Special to 1812Blockhouse
Richland Preservation Action Group of the Richland County Historical Society and the Ohio History Connection’s State Historic Preservation Office will sponsor a Building Doctor Clinic for old-building owners in Mansfield on September 16 and 17.
The clinic features Building Doctors Mariangela Pfister and Kristen Koehlinger of the Ohio History Connection’s State Historic Preservation Office. It begins with a free seminar on Thursday evening, September 16, from 7-9 PM at the Oak Hill Carriage House, 310 Springmill Street in Mansfield. The seminar is open to the public and will feature guidelines for renovation projects and ways to solve some of the most common problems of buildings dating from 1800 to 1955.
On Friday, September 17 from 9 AM to noon, the Building Doctors will visit pre-1955 buildings within five miles of downtown Mansfield, advising owners on specific technical problems by appointment. The “doctors” examine all kinds of older buildings. Some of the things that typically call for an on-site examination include persistent peeling paint or flaking plaster, a wet basement or deteriorating masonry and plans for additions.
Due to the evolving status of COVID-19 in Ohio, to keep visits safe the Building Doctors will inspect only exterior problems, though as many old house owners know, many problems start on the outside and work their way in.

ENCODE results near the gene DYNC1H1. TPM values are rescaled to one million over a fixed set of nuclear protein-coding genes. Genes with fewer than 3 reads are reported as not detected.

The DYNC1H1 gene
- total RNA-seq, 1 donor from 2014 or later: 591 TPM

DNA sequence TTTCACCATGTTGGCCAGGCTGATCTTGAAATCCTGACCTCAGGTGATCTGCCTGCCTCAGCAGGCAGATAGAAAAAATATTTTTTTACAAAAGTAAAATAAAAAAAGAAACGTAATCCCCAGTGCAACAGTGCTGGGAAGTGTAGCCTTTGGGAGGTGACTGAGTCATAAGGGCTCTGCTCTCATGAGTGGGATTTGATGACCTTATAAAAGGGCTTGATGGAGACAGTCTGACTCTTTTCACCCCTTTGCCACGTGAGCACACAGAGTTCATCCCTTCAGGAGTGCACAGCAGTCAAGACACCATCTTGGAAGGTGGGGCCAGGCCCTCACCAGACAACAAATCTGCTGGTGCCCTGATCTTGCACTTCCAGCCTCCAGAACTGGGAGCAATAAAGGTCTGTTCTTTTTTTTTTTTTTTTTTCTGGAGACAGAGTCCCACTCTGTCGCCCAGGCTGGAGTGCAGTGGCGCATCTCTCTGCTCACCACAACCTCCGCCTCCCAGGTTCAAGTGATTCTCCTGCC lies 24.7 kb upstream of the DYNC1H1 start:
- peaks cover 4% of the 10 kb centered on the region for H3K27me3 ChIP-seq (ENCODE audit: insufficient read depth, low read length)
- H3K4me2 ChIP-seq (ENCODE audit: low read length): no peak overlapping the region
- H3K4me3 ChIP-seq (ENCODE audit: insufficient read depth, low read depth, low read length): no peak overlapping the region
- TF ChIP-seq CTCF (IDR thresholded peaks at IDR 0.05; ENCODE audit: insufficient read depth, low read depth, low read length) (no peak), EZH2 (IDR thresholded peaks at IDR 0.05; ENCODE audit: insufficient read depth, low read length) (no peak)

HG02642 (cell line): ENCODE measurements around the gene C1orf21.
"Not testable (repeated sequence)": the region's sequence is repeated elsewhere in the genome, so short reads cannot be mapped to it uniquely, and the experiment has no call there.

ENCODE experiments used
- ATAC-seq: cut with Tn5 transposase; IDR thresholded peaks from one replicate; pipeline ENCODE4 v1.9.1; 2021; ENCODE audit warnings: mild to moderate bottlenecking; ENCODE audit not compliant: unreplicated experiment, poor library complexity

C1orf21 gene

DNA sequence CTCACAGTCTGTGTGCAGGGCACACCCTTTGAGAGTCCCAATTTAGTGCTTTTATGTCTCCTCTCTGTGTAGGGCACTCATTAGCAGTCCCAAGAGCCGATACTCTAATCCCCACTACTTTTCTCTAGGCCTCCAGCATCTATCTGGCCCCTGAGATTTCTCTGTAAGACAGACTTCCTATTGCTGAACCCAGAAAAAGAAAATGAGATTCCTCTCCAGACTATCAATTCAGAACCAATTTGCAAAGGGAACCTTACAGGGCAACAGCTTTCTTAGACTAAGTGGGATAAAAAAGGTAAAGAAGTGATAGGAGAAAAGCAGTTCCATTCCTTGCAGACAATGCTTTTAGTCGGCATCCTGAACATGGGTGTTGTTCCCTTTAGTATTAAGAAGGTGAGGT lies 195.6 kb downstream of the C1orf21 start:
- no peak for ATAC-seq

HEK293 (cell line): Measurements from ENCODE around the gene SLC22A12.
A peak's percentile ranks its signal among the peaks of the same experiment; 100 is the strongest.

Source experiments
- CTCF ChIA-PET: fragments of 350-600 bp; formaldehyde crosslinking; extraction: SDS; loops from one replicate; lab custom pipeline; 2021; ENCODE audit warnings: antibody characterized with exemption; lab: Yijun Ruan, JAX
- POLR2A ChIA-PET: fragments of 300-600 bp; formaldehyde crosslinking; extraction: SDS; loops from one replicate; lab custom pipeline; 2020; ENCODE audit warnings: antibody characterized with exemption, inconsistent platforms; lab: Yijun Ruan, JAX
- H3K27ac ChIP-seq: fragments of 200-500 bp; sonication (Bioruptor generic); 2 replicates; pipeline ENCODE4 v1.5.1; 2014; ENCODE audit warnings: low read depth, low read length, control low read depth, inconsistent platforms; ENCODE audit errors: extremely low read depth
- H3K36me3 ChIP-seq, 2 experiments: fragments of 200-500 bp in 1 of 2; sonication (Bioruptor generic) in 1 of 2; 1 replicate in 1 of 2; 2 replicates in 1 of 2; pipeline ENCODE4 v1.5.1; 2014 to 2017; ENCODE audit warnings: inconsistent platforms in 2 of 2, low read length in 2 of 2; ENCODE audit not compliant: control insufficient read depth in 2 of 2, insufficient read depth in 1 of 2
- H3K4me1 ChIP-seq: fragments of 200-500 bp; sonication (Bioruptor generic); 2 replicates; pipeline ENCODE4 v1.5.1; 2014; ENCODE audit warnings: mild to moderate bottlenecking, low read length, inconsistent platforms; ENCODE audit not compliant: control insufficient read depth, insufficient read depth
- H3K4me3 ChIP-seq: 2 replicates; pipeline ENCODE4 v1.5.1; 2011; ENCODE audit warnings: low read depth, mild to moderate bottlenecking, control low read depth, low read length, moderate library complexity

Pfister has been with the State Preservation Office for more than 30 years. She heads the Technical Services department, which reviews applications for federal and state rehabilitation tax credits, works with the Building Doctor program, works with grant applicants, and answers questions about the care and maintenance of older buildings. Pfister has a master’s degree in history from The Ohio State University and a bachelor’s degree in history, English, and secondary education from Capital University.
Koehlinger joined the Ohio History Connection’s State Historic Preservation Office in 2019 as a project reviews manager. She holds a master’s degree in Civil Engineering from Purdue University and a bachelor’s degree in environmental design, with an architecture emphasis, from Ball State University. She previously worked almost 20 years as a structural engineer designing bridges and buildings, but her favorite projects involved historic properties, prompting her return to school at Eastern Michigan University where she received her second master’s degree in historic preservation.
The seminar and on-site consultations are free with advance registration. To register, visit building-doctor.org or call 800-499-2470 or 614-298-2000. For more information, contact
Julie Rohl of the Richland Preservation Action Group of Richland County Historical Society at 330-203-8175 or [email protected]
The Building Doctor program is made possible in part by a grant from the U.S. Department of the Interior’s Historic Preservation Fund, administered by the Ohio History Connection’s State Historic Preservation Office. Each clinic is made possible by support from local cosponsors, as well.
The Ohio History Connection’s State Historic Preservation Office is Ohio’s official historic preservation agency. It identifies historic places in Ohio, nominates properties to the National Register of Historic Places, reviews federally-assisted projects for effects on historic, architectural and archaeological resources in Ohio, consults on conservation of older buildings and sites and offers educational programs and publications.